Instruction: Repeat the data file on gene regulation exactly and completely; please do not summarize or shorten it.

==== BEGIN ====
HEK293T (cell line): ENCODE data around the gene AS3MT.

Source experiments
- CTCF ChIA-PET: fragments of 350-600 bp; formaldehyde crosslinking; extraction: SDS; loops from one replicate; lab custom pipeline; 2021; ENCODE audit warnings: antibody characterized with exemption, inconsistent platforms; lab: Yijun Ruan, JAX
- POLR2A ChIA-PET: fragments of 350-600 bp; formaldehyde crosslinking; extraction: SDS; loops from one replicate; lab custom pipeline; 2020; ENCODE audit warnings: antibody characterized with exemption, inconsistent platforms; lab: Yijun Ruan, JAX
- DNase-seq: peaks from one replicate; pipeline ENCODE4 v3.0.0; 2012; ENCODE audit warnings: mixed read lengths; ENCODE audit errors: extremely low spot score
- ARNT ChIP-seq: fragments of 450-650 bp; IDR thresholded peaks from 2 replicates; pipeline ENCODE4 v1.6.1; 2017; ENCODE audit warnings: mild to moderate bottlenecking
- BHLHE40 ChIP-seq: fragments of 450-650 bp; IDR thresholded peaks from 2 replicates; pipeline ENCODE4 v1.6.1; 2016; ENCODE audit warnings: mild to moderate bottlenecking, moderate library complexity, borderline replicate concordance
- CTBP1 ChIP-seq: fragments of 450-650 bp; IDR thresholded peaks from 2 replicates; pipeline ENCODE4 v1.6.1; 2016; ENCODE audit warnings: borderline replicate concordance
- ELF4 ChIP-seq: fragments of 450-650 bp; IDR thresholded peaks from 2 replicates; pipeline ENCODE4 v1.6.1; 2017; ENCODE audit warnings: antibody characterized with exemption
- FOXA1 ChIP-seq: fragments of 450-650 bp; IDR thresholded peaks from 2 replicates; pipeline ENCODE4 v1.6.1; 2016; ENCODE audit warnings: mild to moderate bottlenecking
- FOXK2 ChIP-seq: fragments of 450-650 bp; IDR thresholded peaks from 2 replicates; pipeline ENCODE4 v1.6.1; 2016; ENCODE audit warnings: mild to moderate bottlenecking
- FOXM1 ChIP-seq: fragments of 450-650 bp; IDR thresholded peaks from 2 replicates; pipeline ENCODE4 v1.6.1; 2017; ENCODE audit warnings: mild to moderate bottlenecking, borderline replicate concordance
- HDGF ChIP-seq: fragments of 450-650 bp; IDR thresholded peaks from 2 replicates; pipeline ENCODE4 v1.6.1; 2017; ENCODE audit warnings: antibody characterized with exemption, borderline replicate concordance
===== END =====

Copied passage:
HEK293T (cell line): ENCODE data around the gene AS3MT.

Source experiments
- CTCF ChIA-PET: fragments of 350-600 bp; formaldehyde crosslinking; extraction: SDS; loops from one replicate; lab custom pipeline; 2021; ENCODE audit warnings: antibody characterized with exemption, inconsistent platforms; lab: Yijun Ruan, JAX
- POLR2A ChIA-PET: fragments of 350-600 bp; formaldehyde crosslinking; extraction: SDS; loops from one replicate; lab custom pipeline; 2020; ENCODE audit warnings: antibody characterized with exemption, inconsistent platforms; lab: Yijun Ruan, JAX
- DNase-seq: peaks from one replicate; pipeline ENCODE4 v3.0.0; 2012; ENCODE audit warnings: mixed read lengths; ENCODE audit errors: extremely low spot score
- ARNT ChIP-seq: fragments of 450-650 bp; IDR thresholded peaks from 2 replicates; pipeline ENCODE4 v1.6.1; 2017; ENCODE audit warnings: mild to moderate bottlenecking
- BHLHE40 ChIP-seq: fragments of 450-650 bp; IDR thresholded peaks from 2 replicates; pipeline ENCODE4 v1.6.1; 2016; ENCODE audit warnings: mild to moderate bottlenecking, moderate library complexity, borderline replicate concordance
- CTBP1 ChIP-seq: fragments of 450-650 bp; IDR thresholded peaks from 2 replicates; pipeline ENCODE4 v1.6.1; 2016; ENCODE audit warnings: borderline replicate concordance
- ELF4 ChIP-seq: fragments of 450-650 bp; IDR thresholded peaks from 2 replicates; pipeline ENCODE4 v1.6.1; 2017; ENCODE audit warnings: antibody characterized with exemption
- FOXA1 ChIP-seq: fragments of 450-650 bp; IDR thresholded peaks from 2 replicates; pipeline ENCODE4 v1.6.1; 2016; ENCODE audit warnings: mild to moderate bottlenecking
- FOXK2 ChIP-seq: fragments of 450-650 bp; IDR thresholded peaks from 2 replicates; pipeline ENCODE4 v1.6.1; 2016; ENCODE audit warnings: mild to moderate bottlenecking
- FOXM1 ChIP-seq: fragments of 450-650 bp; IDR thresholded peaks from 2 replicates; pipeline ENCODE4 v1.6.1; 2017; ENCODE audit warnings: mild to moderate bottlenecking, borderline replicate concordance
- HDGF ChIP-seq: fragments of 450-650 bp; IDR thresholded peaks from 2 replicates; pipeline ENCODE4 v1.6.1; 2017; ENCODE audit warnings: antibody characterized with exemption, borderline replicate concordance